Another thing the tournament is, it is macho. I use this term not to mean tough, I mean masculine. Almost all of the participants are men. True, there was a big fish put on the board this year by a woman angler (Congratulations, Ella), but over the years this is a rare occurrence indeed.  Why is this? I know for a fact there are many talented and dedicated woman anglers in Door County and around the state. Yet, there is a glaring lack of women anglers in the tournament. This is, of course, ironic. As with many events, the Brown Trout Tournament has been planned and organized by women. Ellie, this year’s tournament director, and Kari at Baileys 57 spent many hours getting tickets to outlets, arranging volunteers, and working many hours during the tournament. Former tournament director Brynn was instrumental in growing the tournament into the success it has become. Other women volunteer and support the tournament. Yet, few women fish in the tournament. Again, I pose the question. Why?

Some, mostly women, would claim that women are just too smart to partake in such an uncomfortable and pointless endeavor. I beg to differ. I think women are just as capable as any man of doing stupid stuff. I offer the wearing of high heel shoes or dating idiots as just two examples. Others might claim that many women do not have the free time to spend an entire weekend freezing their butts off on the water. That is an excellent point, yet we have many men in the tournament with important positions and full-time jobs who arrange their schedules to accommodate fishing the tournament. Of course, toughness is not an issue. Any person capable of storing a human being inside them for nine months and then expel it through a much too small opening can endure any hardship encountered while angling.

In all seriousness, which is hard for me, the tournament has not made sufficient effort to attract women anglers. Maybe the atmosphere during the tournament is not welcoming to women. Perhaps there are just not that many interested women anglers. I don’t know the answer. Towards increasing the participation of women in future tournaments, I make these two challenges. First, to future tournament directors to attract more women anglers to participant in the tournament.  We can all help by encouraging the woman anglers we know to join us. Secondly, to the Wisconsin women anglers and women’s anglers’ organizations I throw down the gauntlet! Come and be part of this Door County fishing tradition. Show that women can be just as frustrated, determined, stupid and successful as their male counterparts. I truly look forward to seeing many more women anglers listed on the board in the very near future.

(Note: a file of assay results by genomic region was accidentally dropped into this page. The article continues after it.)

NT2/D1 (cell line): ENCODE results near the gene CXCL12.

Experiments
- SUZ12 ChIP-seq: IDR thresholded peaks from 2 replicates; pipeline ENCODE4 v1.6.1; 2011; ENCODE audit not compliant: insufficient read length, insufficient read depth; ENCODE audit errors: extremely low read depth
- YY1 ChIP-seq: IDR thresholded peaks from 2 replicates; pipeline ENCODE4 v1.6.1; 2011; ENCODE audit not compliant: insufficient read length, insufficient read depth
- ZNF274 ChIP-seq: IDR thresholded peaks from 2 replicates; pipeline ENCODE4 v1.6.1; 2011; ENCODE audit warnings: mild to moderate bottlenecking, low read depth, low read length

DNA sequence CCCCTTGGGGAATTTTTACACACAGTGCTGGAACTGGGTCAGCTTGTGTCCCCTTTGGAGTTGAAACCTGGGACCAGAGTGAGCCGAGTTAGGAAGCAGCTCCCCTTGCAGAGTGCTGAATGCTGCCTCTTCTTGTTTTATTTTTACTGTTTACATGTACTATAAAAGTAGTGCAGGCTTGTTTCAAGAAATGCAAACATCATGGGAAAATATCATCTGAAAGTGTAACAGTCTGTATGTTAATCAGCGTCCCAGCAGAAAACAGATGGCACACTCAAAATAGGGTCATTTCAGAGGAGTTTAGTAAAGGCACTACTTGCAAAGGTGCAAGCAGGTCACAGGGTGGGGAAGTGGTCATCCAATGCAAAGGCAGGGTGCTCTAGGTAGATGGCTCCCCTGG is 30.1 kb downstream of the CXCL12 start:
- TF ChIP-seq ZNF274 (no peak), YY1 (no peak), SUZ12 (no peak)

As for the results of the 2022 tournament, they can be found on the Baileys Harbor Brown Trout Tournament site along with pictures of many of the fish weighed in. There were two 21 pounders at the top of the board and 25 fish registered were 13 pounds or better. There were several anglers who caught multiple big fish, but since a single angler can only register their largest fish, some big fish went unrecorded. Thirteen of the top twenty-five fish were registered at the Baileys Harbor registration site, Baileys 57.

Despite the early tournament dates, the less-than-ideal conditions, and an unexpected power outage during the middle of weigh-ins Friday, the volunteers, organizers and particularly the anglers, came through again and proved this tournament is special indeed.

Stay safe and sane.

So Long, and Thanks for All the Fish, Bruce